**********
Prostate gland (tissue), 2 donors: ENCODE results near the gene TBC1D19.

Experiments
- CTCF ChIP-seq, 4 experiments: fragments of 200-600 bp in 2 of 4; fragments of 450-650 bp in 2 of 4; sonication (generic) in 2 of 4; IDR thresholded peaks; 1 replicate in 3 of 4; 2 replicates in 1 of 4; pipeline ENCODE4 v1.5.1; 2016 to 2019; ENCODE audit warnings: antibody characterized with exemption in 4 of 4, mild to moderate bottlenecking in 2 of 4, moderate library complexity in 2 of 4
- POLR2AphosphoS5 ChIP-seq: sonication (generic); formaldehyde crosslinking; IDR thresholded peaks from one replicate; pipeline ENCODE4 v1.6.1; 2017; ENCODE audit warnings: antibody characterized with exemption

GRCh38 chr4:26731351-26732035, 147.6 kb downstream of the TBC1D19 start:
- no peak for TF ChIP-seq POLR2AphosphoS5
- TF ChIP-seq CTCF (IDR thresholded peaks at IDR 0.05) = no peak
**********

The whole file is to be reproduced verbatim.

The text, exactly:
Prostate gland (tissue), 2 donors: ENCODE results near the gene TBC1D19.

Experiments
- CTCF ChIP-seq, 4 experiments: fragments of 200-600 bp in 2 of 4; fragments of 450-650 bp in 2 of 4; sonication (generic) in 2 of 4; IDR thresholded peaks; 1 replicate in 3 of 4; 2 replicates in 1 of 4; pipeline ENCODE4 v1.5.1; 2016 to 2019; ENCODE audit warnings: antibody characterized with exemption in 4 of 4, mild to moderate bottlenecking in 2 of 4, moderate library complexity in 2 of 4
- POLR2AphosphoS5 ChIP-seq: sonication (generic); formaldehyde crosslinking; IDR thresholded peaks from one replicate; pipeline ENCODE4 v1.6.1; 2017; ENCODE audit warnings: antibody characterized with exemption

GRCh38 chr4:26731351-26732035, 147.6 kb downstream of the TBC1D19 start:
- no peak for TF ChIP-seq POLR2AphosphoS5
- TF ChIP-seq CTCF (IDR thresholded peaks at IDR 0.05) = no peak